Below is another part of My AVM Story: the recounting of the discovery, removal, rehabilitation, and survival of an arteriovenus malformation. To read from the beginning of the story, click here.
Last Full Day in the Hospital
With the trauma of my last IV placement over, I could concentrate on rest and therapy as I prepared to leave the hospital. Dan and I had discussed our options with the doctors, and all parties involved believed that Mary Free Bed was the best place for me for the next phase of recovery.
To recap, I had awoken from a medically induced coma about 3 days ago. “Waking up” is a gradual process which is why I had all the crazy dreams and hallucinations. I have no movement on the left side of my body and little to no sensation on that side either. If the nurse inflicted pain on my toes, I could feel a very distant, light pin-prick. I was doing physical, occupational therapy from in-hospital staff. The sessions were about 20-30 minutes long, and I was exhausted after each one.
Since I was not able to walk or even sit up on my own yet, I needed to go to an in-patient rehabilitation program with full time nurse care. At this point, my surgeon has no idea what if any feeling and/or movement will return. The brain is a very complex organ, and when it has undergone this type of trauma, it is not easy to predict how much it will recover.
God’s Perfectly Timed Protection
I’ve stated before how I think God protects us sometimes through his divine intervention but sometime just through ordinary people and rules. He did so on the night before I was scheduled to leave the hospital to await surgery at home. I wanted my IV taken out so badly and yet the nurse refused citing hospital policy.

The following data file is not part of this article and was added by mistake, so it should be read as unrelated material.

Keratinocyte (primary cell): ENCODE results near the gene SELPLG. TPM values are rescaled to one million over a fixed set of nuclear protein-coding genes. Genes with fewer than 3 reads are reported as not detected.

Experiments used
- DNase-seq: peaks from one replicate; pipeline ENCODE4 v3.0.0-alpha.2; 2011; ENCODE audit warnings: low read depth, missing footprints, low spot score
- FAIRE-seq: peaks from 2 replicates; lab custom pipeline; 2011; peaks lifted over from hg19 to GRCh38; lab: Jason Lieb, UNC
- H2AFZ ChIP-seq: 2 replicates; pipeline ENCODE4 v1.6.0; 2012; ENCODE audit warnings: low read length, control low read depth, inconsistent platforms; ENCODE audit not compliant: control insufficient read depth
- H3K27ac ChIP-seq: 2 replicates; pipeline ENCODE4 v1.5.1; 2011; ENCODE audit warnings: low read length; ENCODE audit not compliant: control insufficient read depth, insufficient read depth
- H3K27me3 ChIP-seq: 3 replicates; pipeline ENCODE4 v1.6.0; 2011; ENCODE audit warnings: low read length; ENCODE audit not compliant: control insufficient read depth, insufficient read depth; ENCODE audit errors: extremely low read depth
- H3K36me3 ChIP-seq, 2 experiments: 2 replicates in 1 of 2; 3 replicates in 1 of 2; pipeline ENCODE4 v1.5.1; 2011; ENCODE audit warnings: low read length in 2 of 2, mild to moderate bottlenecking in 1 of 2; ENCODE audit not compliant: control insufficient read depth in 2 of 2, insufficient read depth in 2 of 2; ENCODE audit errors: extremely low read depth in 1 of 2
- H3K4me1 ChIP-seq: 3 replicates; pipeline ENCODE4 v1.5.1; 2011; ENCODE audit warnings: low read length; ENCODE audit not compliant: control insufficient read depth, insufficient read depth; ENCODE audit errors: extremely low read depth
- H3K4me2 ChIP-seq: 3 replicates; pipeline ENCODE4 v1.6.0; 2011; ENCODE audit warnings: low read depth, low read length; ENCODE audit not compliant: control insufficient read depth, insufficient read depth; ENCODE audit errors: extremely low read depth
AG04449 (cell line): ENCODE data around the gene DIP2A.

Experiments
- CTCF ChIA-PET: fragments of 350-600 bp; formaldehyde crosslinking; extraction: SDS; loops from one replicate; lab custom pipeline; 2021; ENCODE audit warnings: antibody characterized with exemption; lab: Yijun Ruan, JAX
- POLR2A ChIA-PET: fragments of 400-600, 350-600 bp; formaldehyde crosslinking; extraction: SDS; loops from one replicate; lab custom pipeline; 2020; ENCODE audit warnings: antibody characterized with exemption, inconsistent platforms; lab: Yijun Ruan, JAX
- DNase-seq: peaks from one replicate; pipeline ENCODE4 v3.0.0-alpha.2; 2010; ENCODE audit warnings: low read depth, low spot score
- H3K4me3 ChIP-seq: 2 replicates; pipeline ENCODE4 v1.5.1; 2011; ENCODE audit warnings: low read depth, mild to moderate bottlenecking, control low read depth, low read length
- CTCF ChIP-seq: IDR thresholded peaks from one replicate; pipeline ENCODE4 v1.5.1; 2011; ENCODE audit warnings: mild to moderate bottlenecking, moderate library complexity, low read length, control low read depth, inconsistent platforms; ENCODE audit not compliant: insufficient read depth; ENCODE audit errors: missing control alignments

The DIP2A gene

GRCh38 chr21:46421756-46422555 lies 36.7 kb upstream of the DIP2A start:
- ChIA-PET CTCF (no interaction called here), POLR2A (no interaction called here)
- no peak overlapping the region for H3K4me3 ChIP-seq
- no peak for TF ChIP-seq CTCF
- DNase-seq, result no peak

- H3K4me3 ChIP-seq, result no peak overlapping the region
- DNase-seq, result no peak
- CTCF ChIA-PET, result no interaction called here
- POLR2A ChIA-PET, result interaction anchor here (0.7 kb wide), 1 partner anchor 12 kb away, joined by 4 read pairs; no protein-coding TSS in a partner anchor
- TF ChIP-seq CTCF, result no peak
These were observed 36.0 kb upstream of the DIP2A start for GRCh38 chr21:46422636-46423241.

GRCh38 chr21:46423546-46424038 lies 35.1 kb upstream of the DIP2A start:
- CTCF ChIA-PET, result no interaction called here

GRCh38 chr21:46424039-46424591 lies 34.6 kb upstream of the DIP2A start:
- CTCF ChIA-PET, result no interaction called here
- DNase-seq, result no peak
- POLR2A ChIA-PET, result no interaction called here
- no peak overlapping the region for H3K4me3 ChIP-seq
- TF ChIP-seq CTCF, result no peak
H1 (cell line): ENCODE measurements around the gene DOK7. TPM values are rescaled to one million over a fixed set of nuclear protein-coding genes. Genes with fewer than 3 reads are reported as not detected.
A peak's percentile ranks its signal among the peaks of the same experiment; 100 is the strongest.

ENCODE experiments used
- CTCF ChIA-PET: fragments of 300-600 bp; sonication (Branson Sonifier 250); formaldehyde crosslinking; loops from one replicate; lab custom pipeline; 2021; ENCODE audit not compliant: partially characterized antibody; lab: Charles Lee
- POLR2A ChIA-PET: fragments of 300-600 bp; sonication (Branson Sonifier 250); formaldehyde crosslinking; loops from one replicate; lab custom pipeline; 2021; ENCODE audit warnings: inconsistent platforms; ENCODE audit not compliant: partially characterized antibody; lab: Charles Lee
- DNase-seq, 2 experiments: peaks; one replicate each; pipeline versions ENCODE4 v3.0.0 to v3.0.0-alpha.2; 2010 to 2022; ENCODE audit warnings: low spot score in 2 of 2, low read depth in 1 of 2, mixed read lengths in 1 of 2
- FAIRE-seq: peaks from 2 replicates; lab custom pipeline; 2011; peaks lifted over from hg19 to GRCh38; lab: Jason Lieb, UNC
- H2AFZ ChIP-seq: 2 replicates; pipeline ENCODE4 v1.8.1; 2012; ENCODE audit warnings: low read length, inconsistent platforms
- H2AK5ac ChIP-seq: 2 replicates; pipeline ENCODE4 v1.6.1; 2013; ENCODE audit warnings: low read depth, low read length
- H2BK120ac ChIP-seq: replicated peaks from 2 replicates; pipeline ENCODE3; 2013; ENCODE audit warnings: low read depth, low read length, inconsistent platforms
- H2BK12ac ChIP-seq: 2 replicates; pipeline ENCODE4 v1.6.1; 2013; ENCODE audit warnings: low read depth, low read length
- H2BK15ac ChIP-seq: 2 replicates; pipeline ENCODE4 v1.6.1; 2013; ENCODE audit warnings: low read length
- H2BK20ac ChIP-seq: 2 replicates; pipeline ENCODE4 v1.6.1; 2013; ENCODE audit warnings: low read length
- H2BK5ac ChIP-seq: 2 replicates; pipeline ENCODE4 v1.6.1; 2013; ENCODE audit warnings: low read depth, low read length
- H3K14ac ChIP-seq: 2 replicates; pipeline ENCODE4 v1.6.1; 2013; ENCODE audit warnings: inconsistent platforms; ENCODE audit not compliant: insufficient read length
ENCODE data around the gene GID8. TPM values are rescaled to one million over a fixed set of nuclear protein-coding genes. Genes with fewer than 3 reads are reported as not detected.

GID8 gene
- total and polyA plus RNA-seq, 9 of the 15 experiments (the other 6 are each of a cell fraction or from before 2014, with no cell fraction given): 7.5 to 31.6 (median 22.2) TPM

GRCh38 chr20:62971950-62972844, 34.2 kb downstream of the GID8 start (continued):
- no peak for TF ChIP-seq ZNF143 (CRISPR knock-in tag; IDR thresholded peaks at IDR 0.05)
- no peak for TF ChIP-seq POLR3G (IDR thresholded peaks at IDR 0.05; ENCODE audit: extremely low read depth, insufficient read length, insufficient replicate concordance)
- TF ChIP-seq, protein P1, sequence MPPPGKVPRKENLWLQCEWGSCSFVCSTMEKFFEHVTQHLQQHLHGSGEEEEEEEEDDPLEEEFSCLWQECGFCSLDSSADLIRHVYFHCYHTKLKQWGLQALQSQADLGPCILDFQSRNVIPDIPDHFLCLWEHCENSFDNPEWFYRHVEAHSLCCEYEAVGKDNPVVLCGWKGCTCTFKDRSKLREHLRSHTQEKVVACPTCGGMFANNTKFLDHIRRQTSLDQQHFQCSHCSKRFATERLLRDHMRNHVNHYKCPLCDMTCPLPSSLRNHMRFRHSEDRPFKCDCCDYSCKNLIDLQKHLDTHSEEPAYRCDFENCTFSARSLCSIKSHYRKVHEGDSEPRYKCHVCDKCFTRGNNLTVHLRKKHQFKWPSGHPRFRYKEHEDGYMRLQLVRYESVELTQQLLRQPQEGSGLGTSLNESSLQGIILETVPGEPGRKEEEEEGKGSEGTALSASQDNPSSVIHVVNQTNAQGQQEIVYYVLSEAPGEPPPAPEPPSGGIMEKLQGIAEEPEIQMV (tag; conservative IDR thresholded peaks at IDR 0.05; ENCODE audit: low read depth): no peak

Fast forward a couple hours, and I experience my second hemorrhage. Since my IV port was still in, I was able to receive medication without inflicting more pain by putting an IV in during an emergency situation.
On this my last night in the hospital, I again wanted my IV port taken out. I was severely bruised thanks to my last nurse who put it in, and I had several infected spots on my arms and chest from various other tubes and wires that were in the process of healing. Simply put, I was tired of the pain these tubes and things were causing, and I just wanted to be rid of them.
Enter stage left: my first post-surgery headache.
Recurring headaches, migraines, and seizures are common side effects after undergoing this type of surgery. I had not had any thus far, but I had also only been awake for 4 days and was on heavy doses of pain and anti-seizure medication 24/7.
Let’s just say the headache took my breath away. I was not using an IVs at the moment because I needed to be independent of an IVs to get into Mary Free Bed. The oral oxycotin they gave me couldn’t touch the pain. Thankfully, I wasn’t nauseous or experiencing visual issues like you would with a migraine, but the pain was truly intense.
My nurse checked on me often through the night to see how I was holding up. Every time she came in, I was sitting upright in my bed, wide awake, with Dan asleep in the chair beside me.
Finally at some point during the night, the nurse got approval to give me fentanyl through the IV. What a sweet relief that was. I know why people get addicted to drugs now. The feeling of relief rushing through your body is wonderful. I ended up getting a couple hours of sleep, but no more because they really didn’t want me on IV medication.
Next up for me is to remove the staples from my head and go to Mary Free Bed tomorrow, Friday, December 11, 2009.
Next: My AVM Story – Part 30
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